The 10-time All-Star is also giving his future plenty of thought. Earlier this month, ESPN Radio’s Ryen Russillo tweeted that he’s “Hearing Ray Allen is telling teams ‘talk to me in January’ [and] will make a decision in February.”

In November, ESPN the Magazine‘s Chris Broussard noted the range of suitors who’ve likely made Allen’s decision such a difficult one.

While none of those teams has a desperate need for Allen, all but San Antonio could almost certainly use another shooter off the bench.

Joining former teammate and four-time MVP LeBron James in Cleveland is the safe bet. While the Cavaliers haven’t been as dominant as Golden State in the early going, they remain among two or three teams favored to represent the Eastern Conference in the NBA Finals.

By the time Allen’s ready to make a decision, the Cavaliers will have likely developed more of a rhythm with one another. They may not be better than the Warriors, but they may well be the more attractive destination—and a better fit.

“Until he signs, that’s going to be a target for everybody,” Cavs general manager David Griffin told reporters in September. “Ray is someone who fits us as a shooter. His championship pedigree fits us at a really high level. With James [Jones], Mike [Miller] and LeBron here, I think he’d feel comfortable with our group.”

It might not be a fairy-tale ending, but it probably makes more sense than trying to make things work on the West Coast.

No one will fault the Warriors for doing their due diligence. In a world where injuries strike without warning, it would be irresponsible not to.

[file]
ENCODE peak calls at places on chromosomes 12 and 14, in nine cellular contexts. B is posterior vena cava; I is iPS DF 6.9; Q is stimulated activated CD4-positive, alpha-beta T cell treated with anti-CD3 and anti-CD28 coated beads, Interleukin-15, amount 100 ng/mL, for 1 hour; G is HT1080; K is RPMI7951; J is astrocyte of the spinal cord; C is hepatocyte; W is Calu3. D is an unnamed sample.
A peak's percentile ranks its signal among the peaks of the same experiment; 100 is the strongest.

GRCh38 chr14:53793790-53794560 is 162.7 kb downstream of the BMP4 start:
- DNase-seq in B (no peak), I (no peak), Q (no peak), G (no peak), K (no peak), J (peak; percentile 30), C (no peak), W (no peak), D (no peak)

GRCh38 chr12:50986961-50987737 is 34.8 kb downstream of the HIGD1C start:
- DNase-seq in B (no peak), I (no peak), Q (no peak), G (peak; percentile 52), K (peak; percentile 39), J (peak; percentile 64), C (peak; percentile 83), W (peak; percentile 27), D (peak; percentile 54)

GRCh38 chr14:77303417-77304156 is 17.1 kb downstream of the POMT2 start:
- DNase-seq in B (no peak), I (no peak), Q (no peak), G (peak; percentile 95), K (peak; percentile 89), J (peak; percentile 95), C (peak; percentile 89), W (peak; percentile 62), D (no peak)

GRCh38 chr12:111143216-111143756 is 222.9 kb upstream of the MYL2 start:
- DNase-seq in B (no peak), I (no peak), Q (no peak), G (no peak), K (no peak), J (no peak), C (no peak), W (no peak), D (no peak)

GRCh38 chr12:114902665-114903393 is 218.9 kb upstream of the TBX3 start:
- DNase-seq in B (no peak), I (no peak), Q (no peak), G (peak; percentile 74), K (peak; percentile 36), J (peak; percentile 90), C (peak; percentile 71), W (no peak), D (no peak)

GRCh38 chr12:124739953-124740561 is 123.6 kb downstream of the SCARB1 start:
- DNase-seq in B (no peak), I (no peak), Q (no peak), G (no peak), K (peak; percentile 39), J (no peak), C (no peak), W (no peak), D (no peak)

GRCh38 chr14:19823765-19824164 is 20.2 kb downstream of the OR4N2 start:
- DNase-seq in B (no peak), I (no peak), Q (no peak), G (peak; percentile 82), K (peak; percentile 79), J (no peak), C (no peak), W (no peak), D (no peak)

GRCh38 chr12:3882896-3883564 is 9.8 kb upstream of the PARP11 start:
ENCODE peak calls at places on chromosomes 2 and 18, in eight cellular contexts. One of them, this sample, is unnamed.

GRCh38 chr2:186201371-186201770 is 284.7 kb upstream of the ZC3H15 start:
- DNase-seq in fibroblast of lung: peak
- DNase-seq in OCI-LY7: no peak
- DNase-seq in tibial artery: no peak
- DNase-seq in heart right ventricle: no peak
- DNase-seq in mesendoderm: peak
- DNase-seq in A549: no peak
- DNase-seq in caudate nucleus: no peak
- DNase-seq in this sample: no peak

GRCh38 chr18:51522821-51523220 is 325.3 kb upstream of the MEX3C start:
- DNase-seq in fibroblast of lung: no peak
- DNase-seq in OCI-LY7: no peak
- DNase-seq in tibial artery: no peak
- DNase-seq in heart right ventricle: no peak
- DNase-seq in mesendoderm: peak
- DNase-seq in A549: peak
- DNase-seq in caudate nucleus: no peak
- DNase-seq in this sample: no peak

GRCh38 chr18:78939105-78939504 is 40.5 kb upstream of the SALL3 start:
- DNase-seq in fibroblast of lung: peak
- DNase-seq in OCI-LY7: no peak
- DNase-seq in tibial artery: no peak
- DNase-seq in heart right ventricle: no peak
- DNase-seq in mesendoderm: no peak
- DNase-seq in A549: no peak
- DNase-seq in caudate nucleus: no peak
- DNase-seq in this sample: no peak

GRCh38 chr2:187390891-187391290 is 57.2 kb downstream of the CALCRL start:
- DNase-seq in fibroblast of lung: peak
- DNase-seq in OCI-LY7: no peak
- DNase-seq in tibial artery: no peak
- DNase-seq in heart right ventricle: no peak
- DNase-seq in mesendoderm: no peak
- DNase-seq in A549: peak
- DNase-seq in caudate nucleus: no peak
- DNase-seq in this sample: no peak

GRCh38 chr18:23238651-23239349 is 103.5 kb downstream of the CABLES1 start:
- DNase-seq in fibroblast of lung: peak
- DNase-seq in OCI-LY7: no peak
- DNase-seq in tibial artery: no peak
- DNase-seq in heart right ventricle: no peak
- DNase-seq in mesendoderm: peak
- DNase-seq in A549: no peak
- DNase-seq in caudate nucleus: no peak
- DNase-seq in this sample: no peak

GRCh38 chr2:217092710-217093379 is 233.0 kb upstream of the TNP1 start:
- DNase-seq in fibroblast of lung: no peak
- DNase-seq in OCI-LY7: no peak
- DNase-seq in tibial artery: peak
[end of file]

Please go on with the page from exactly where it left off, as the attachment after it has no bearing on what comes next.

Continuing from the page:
But sometimes the best moves are the ones that aren’t made—especially when your team holds the league’s best record and shows no sign of slowing down.

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Michigan Basketball: How U-M’s Frontcourt Can Avoid Getting Crushed vs. Arizona

As if things couldn’t get any worse for the Michigan Wolverines, they have to head to Tucson to play No. 3 Arizona Saturday. 

How the Wolverines recover from a second deflating home loss in a row could determine just how brutal their season will end up being. 

While hope is something that is hard to find in Ann Arbor at the moment, the Wolverines do have a chance of upsetting the third-ranked Wildcats if they get their act together in the frontcourt. 

In the losses to NJIT and Eastern Michigan, the starting frontcourt duo of Mark Donnal and Kameron Chatman combined to score 10 points. Regardless of who the opponents were during the two-game span, those numbers are flat-out unacceptable to post at a big-time program like Michigan. 

To add to the misery, the players off the bench at the forward position have contributed little. Ricky Doyle earned a whopping six points in both games, while Max Bielfeldt contributed five points in Tuesday’s loss to Eastern Michigan. 

Scoring points hasn’t been the only problem for the Michigan forwards this season, as rebounding has turned into a major issue as well. During their two-game losing streak, the Wolverines have been out-rebounded 62-53. This is not a concern tied to the two losses, either, as two guards currently lead the team in rebounding. 

If you base Saturday’s result at the McKale Center just off those frontcourt statistics, Michigan could be in for an extremely long day in the desert. If you also look at Brandon Ashley and Kaleb Tarczewski’s numbers to start the season, a 20- or 30-point loss at the hands of Sean Miller’s team becomes a even bigger reality. 

With all that in mind, it is still possible the Wolverines find a way to keep the score close enough for Caris LeVert to take over in the final minutes. 

One way for John Beilein to get the best out of his big men Saturday is to switch up the starting lineup. Donnal is experiencing plenty of growing pains in his freshman season, and it would not be a bad idea at all to let him come off the bench.